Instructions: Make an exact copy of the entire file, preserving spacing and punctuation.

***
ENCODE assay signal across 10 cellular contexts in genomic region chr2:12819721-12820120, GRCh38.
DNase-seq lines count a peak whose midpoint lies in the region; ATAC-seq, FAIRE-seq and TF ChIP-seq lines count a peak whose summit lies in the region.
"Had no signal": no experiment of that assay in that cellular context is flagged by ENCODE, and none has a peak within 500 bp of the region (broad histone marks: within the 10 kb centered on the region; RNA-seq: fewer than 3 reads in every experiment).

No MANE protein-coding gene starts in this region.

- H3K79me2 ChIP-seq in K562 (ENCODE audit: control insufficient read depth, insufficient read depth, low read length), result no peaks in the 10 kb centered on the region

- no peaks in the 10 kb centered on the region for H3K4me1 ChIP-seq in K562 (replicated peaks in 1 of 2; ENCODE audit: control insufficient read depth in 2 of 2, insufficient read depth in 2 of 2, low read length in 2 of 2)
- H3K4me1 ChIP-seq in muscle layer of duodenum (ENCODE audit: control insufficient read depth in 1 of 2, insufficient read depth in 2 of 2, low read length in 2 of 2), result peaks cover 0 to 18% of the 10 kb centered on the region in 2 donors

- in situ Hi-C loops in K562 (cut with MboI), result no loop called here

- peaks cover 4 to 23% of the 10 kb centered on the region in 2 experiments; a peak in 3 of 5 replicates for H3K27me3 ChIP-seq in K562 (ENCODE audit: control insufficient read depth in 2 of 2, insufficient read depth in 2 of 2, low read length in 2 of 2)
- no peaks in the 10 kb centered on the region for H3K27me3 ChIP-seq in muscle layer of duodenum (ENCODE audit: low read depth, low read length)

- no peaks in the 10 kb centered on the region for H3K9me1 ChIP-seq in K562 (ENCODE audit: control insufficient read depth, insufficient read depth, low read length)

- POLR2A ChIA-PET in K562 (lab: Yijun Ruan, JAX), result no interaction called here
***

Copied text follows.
ENCODE assay signal across 10 cellular contexts in genomic region chr2:12819721-12820120, GRCh38.
DNase-seq lines count a peak whose midpoint lies in the region; ATAC-seq, FAIRE-seq and TF ChIP-seq lines count a peak whose summit lies in the region.
"Had no signal": no experiment of that assay in that cellular context is flagged by ENCODE, and none has a peak within 500 bp of the region (broad histone marks: within the 10 kb centered on the region; RNA-seq: fewer than 3 reads in every experiment).

No MANE protein-coding gene starts in this region.

- H3K79me2 ChIP-seq in K562 (ENCODE audit: control insufficient read depth, insufficient read depth, low read length), result no peaks in the 10 kb centered on the region

- no peaks in the 10 kb centered on the region for H3K4me1 ChIP-seq in K562 (replicated peaks in 1 of 2; ENCODE audit: control insufficient read depth in 2 of 2, insufficient read depth in 2 of 2, low read length in 2 of 2)
- H3K4me1 ChIP-seq in muscle layer of duodenum (ENCODE audit: control insufficient read depth in 1 of 2, insufficient read depth in 2 of 2, low read length in 2 of 2), result peaks cover 0 to 18% of the 10 kb centered on the region in 2 donors

- in situ Hi-C loops in K562 (cut with MboI), result no loop called here

- peaks cover 4 to 23% of the 10 kb centered on the region in 2 experiments; a peak in 3 of 5 replicates for H3K27me3 ChIP-seq in K562 (ENCODE audit: control insufficient read depth in 2 of 2, insufficient read depth in 2 of 2, low read length in 2 of 2)
- no peaks in the 10 kb centered on the region for H3K27me3 ChIP-seq in muscle layer of duodenum (ENCODE audit: low read depth, low read length)

- no peaks in the 10 kb centered on the region for H3K9me1 ChIP-seq in K562 (ENCODE audit: control insufficient read depth, insufficient read depth, low read length)

- POLR2A ChIA-PET in K562 (lab: Yijun Ruan, JAX), result no interaction called here